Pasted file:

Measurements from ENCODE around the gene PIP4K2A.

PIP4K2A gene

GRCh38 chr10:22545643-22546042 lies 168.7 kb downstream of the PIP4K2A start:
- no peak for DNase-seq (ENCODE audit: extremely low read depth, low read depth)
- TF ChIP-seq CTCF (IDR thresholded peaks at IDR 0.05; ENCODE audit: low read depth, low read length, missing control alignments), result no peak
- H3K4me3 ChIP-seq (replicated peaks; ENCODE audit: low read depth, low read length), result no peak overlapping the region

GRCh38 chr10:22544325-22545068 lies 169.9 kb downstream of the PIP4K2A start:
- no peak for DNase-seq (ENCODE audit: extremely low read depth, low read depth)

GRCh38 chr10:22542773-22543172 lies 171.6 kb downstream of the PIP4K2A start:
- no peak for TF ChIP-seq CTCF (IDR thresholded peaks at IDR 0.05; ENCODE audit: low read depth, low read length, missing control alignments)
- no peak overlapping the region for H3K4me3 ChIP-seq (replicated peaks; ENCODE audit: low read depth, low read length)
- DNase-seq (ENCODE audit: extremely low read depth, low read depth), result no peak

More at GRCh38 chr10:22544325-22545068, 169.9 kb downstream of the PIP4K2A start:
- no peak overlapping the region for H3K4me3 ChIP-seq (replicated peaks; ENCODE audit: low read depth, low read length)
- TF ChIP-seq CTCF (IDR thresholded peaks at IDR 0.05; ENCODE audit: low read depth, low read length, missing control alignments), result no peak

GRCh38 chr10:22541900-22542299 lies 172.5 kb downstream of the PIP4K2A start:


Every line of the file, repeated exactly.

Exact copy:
Measurements from ENCODE around the gene PIP4K2A.

PIP4K2A gene

GRCh38 chr10:22545643-22546042 lies 168.7 kb downstream of the PIP4K2A start:
- no peak for DNase-seq (ENCODE audit: extremely low read depth, low read depth)
- TF ChIP-seq CTCF (IDR thresholded peaks at IDR 0.05; ENCODE audit: low read depth, low read length, missing control alignments), result no peak
- H3K4me3 ChIP-seq (replicated peaks; ENCODE audit: low read depth, low read length), result no peak overlapping the region

GRCh38 chr10:22544325-22545068 lies 169.9 kb downstream of the PIP4K2A start:
- no peak for DNase-seq (ENCODE audit: extremely low read depth, low read depth)

GRCh38 chr10:22542773-22543172 lies 171.6 kb downstream of the PIP4K2A start:
- no peak for TF ChIP-seq CTCF (IDR thresholded peaks at IDR 0.05; ENCODE audit: low read depth, low read length, missing control alignments)
- no peak overlapping the region for H3K4me3 ChIP-seq (replicated peaks; ENCODE audit: low read depth, low read length)
- DNase-seq (ENCODE audit: extremely low read depth, low read depth), result no peak

More at GRCh38 chr10:22544325-22545068, 169.9 kb downstream of the PIP4K2A start:
- no peak overlapping the region for H3K4me3 ChIP-seq (replicated peaks; ENCODE audit: low read depth, low read length)
- TF ChIP-seq CTCF (IDR thresholded peaks at IDR 0.05; ENCODE audit: low read depth, low read length, missing control alignments), result no peak

GRCh38 chr10:22541900-22542299 lies 172.5 kb downstream of the PIP4K2A start: